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Baseline Water Quality in Areas of Oil Development (WQ1614 (Revised))

This publication describes private water supply protection in oil development areas and legal implications and what tests are needed for legal protection.

Tom Scherer, Ph.D., Extension Agricultural Engineer, North Dakota State University


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As oil development expands in North Dakota, private water well owners may be concerned about the quality and quantity of water they use or may use in the future.

Baseline testing on water should be done two to 12 months prior to oil activity near your home or near water sources for livestock, and again two months after drilling. Whether you do additional testing in the first year after drilling begins depends on the level of drilling activity and how often you can afford testing.

Initial sampling should be collected by a third party using proper “chain of custody” collection methods and analyzed by a certified laboratory to provide you with legally admissible results in case you have pollution concerns in the future. If laboratory results detect increased levels of chloride, bromide or other parameters, additional testing is appropriate.

If the water quality parameters fall below USEPA maximum contaminant levels (MCL), the homeowner can do the annual testing, which will reduce the cost of sampling. Once you have baseline tests that show your water quality to be suitable, you also can reduce costs by purchasing an inexpensive total dissolved solids (TDS) or conductivity meter from an online supplier for $50 to $100. These meters allow the water supply owner to measure the total amount of dissolved minerals in their water quickly and easily.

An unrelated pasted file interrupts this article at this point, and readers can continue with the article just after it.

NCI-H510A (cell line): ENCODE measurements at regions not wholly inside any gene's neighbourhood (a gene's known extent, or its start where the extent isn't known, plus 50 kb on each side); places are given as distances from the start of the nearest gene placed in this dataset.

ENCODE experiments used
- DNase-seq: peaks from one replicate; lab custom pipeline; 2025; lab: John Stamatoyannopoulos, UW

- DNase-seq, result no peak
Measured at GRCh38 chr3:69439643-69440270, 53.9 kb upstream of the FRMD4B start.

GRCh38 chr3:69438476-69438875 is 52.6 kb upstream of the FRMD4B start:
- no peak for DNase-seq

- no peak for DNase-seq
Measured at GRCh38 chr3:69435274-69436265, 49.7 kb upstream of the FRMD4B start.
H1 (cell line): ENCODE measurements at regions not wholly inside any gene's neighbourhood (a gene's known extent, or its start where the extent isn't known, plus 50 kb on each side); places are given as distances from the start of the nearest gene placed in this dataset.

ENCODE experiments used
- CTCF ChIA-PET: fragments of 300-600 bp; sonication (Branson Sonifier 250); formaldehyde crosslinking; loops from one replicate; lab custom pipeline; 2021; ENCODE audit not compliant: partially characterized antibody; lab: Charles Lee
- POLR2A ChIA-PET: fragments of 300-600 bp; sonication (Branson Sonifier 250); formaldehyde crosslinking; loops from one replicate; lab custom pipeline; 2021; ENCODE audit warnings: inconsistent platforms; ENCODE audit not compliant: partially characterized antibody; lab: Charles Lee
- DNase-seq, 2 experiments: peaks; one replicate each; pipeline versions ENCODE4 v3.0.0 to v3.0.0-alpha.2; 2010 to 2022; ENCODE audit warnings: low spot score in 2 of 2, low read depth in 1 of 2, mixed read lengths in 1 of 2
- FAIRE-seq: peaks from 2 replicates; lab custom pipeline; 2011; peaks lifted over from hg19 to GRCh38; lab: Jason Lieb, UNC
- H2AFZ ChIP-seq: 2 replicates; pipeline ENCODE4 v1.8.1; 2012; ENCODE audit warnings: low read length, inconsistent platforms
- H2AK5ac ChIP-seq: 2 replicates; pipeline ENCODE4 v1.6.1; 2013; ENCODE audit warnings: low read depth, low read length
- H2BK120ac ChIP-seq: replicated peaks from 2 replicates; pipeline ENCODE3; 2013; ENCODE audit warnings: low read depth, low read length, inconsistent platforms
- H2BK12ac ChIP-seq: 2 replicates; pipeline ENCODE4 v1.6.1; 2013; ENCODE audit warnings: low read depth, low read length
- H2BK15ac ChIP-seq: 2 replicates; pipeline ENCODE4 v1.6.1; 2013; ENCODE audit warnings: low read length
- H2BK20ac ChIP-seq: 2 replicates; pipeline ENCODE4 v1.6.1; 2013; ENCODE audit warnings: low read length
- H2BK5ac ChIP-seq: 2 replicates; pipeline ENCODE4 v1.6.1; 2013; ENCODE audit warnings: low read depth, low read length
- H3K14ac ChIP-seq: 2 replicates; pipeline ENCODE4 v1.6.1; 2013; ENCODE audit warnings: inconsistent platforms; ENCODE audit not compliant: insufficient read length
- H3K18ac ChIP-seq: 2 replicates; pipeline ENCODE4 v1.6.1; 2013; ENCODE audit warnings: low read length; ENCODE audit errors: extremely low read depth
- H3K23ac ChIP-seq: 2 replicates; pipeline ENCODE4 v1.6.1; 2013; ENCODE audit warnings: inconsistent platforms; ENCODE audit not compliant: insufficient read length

Large increases in the TDS or conductivity in conjunction with nearby gas drilling activity would warrant follow-up testing by an accredited laboratory.

State-certified laboratories are listed in NDSU publication WQ1341, “Drinking Water Quality: Testing and Interpreting Your Results” and can be contacted to schedule water sampling, if that service is available.

If you are doing your own sampling, you can request sampling bottles and special instructions for handling requirements or preservatives from the same laboratories.

Keep in mind, a water sample collected by the well owner is not a legally acceptable sample.

Diminished or lost water supplies resulting from oil well drilling have occurred but are rare. When this does occur, it is usually an obvious, complete loss of water, rather than a subtle decrease in water yield. To determine the baseline condition of your well, an evaluation of the well or spring is necessary. Most laboratories can refer you to professionals who can make these determinations for you.

Additional charges for certifying the flow of your well or spring and/or the level of water at your well typically run from $800 to $1,000, depending on the location and number of wells or springs. These prices also vary with the level of water quality testing, the number of sites sampled and the distance the sampler travels. Mileage charges may be reduced if you schedule multiple stops in conjunction with neighbors.

Your state-certified water testing laboratory can assist with selection of water quality parameters and many offer standard test packages that relate to oil drilling activities. Keep in mind that testing for all of the possible contaminants will be costly (many hundreds of dollars for the tests alone).

Private Well Water Quality Testing for Areas of Oil Development

  • Basic parameters – Request a complete mineral chemistry plus barium and bromide. The emphasis of this group is on parameters that are most likely to change if drilling affects ground water and provides some legal protection at a minimal cost.